What I think I took most issue with the first time I watched this was when Sherlock uses Watson as a lab rat to test his hallucinogen theory. Yes, it's scary, but it's more uncomfortable that he would use his only friend in such a heinous way. I mean, seriously!?! If someone did this to me, no matter how much of a genius or how close a friend I viewed them, this would have been the end of the line. But thinking of it analytically I think it makes a point about the bigger horrors that Gatiss discusses in the episode, mainly animal experimentation. No matter which way you spin it animal experimentation is a tricky issue. As Dr. Stapleton says, if you can think of it someone is doing it, and she was just making a luminous bunny rabbit! But there are so many people who justify what they are doing to these poor defenseless animals using the name of science. And you can't deny that valuable data has been collected with regard to these studies. Therefore, how does one come out firmly on the side of the animals and not the scientists? By taking a character we love and turning him into the experiment. By turning Watson into that poor bunny Gatiss has made the strongest possible point against animal experimentation, on any form of animal. And that's why I love this show, warts and all. An old story can be spun into something new and illuminating; literally in the case of Kirstie's bunny.

Wednesday, February 8, 2017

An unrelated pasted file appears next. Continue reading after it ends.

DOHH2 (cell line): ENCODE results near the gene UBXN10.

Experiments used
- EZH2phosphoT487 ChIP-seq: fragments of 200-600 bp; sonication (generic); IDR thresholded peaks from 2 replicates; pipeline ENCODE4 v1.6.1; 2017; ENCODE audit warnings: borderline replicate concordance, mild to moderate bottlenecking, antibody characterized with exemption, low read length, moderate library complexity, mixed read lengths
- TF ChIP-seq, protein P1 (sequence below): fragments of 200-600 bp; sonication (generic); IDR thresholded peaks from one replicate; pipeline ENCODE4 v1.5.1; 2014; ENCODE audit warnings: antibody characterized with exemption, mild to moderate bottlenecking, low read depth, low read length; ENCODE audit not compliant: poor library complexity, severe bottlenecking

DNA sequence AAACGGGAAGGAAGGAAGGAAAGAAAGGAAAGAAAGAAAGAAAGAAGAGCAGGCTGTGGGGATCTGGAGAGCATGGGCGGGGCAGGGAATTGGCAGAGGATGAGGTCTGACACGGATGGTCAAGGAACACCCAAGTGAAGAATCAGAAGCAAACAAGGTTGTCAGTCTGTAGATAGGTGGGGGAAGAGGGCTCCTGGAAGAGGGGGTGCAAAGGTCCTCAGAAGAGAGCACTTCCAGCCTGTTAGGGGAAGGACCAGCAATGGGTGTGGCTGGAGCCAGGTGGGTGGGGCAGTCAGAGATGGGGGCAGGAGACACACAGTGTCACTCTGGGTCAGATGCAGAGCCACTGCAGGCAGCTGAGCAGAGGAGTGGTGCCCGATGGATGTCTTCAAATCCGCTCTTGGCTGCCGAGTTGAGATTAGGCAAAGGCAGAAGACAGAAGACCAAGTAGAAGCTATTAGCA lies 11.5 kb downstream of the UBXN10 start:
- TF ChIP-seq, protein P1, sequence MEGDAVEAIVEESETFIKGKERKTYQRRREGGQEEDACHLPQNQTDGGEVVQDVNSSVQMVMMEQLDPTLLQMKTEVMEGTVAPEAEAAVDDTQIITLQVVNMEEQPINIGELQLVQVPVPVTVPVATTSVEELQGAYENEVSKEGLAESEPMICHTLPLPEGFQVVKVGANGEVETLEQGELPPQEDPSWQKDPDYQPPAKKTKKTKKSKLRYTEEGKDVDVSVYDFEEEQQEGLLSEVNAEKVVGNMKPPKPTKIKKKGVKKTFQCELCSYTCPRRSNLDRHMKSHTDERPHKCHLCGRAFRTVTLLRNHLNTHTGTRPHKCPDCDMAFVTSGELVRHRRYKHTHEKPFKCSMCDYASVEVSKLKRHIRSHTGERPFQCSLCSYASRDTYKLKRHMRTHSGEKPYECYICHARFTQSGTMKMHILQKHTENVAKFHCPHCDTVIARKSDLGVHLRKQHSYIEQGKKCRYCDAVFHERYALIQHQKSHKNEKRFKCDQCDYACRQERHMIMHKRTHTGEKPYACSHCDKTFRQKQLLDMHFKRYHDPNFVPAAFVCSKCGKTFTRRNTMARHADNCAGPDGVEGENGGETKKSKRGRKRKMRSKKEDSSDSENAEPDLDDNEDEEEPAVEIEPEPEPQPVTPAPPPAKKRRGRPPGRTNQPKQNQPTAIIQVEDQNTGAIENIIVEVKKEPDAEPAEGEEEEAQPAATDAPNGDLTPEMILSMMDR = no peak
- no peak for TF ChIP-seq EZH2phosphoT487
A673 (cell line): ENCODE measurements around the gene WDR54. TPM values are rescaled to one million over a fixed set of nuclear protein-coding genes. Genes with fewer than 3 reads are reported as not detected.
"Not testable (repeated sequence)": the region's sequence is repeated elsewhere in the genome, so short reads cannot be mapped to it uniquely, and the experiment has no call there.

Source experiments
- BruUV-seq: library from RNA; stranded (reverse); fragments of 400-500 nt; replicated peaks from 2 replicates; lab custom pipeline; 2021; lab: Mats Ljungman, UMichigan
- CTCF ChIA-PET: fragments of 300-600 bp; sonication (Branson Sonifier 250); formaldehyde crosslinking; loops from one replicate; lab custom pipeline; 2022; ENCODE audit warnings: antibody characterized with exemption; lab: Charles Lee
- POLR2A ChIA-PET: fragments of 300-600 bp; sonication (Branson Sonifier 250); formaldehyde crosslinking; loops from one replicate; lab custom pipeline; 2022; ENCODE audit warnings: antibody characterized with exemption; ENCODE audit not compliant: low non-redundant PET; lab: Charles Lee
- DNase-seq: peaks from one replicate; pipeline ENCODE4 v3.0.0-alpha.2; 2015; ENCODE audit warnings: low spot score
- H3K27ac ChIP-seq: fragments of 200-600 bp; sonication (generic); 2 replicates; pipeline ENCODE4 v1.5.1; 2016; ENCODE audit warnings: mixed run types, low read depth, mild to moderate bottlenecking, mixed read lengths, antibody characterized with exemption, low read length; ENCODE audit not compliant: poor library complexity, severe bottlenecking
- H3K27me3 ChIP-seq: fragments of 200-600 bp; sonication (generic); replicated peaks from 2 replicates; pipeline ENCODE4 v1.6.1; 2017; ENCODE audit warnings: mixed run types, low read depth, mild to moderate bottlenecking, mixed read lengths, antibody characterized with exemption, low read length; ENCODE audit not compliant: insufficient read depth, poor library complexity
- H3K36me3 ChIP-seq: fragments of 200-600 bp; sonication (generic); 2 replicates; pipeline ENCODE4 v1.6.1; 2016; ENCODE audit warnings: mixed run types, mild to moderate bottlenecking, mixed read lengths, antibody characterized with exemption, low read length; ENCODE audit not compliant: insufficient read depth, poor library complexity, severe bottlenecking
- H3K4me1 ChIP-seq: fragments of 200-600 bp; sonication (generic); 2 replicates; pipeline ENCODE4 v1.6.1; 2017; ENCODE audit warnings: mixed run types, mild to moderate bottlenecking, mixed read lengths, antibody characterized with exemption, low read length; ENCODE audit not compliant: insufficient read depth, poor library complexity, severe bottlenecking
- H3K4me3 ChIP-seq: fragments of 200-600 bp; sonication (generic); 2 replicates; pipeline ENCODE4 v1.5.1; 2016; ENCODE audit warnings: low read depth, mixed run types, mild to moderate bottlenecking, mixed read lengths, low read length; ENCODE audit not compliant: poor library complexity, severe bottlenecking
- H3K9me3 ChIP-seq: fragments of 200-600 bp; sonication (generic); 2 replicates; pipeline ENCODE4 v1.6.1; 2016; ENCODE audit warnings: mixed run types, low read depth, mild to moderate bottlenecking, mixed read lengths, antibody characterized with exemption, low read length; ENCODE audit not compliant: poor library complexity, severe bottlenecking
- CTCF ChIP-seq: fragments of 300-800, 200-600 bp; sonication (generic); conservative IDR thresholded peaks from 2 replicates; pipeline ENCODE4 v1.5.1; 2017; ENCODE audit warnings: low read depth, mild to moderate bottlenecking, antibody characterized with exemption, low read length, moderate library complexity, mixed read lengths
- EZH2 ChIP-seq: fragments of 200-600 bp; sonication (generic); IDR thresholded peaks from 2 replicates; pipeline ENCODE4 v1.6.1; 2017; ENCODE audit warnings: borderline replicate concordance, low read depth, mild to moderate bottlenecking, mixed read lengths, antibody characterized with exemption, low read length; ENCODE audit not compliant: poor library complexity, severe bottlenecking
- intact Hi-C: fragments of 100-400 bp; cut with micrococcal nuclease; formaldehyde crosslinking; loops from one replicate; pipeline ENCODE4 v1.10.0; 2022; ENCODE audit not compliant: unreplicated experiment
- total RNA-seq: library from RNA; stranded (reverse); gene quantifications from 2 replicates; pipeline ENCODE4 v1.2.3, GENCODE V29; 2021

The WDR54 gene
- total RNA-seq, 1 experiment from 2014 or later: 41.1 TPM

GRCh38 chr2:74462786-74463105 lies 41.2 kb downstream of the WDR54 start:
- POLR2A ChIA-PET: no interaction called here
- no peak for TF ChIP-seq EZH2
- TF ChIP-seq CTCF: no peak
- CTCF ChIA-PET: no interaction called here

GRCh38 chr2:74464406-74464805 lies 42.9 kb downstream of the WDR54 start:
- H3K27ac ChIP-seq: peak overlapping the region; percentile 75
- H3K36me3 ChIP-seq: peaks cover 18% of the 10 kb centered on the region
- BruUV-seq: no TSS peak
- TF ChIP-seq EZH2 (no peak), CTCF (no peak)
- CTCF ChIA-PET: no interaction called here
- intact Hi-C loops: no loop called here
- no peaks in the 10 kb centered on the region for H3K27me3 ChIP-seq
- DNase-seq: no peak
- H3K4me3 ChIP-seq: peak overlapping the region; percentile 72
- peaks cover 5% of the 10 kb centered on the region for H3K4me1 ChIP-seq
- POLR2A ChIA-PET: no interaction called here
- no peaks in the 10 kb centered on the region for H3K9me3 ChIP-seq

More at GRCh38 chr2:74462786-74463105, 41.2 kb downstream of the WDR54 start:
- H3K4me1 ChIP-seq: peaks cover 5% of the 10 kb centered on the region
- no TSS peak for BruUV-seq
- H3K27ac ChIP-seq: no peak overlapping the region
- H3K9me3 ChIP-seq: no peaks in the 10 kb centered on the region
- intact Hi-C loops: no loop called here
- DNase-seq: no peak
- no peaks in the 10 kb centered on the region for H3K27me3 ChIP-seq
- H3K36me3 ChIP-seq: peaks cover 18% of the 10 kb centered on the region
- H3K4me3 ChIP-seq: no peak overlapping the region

Book Review - Arthur Conan Doyle's The Hound of the Baskervilles

The Hound of the Baskervilles by Arthur Conan Doyle
Published by: Children's Classics
Publication Date: 1902
Format: Hardcover, 249 Pages
Rating: ★★★★
To Buy (different edition than one reviewed)

221B Baker Street has had a visitor. Only Holmes and Watson were out. Though the person left behind a walking stick and the two men seek to analyze it in the hopes of a clue. They don't have long to wait to figure out whose deductions were right (Holmes) and whose were wrong (Watson). The potential client is one Dr. James Mortimer who brings a bizarre story about a family curse. The Baskervilles of Devonshire are supposedly cursed by a hound that wanders Dartmoor due to the nefarious deeds of Sir Hugo Baskerville hundreds of years earlier, thinning their ranks whenever possible. Dr. Mortimer would agree with Holmes and Watson that this is all a fairy tale if it wasn't for the recent death of his dear friend, Sir Charles Baskerville; whose body was found near massive animal footprints that could only have been left by a hound. Though Dr. Mortimer kept this canid observation a secret at the inquest, fearing what people would say.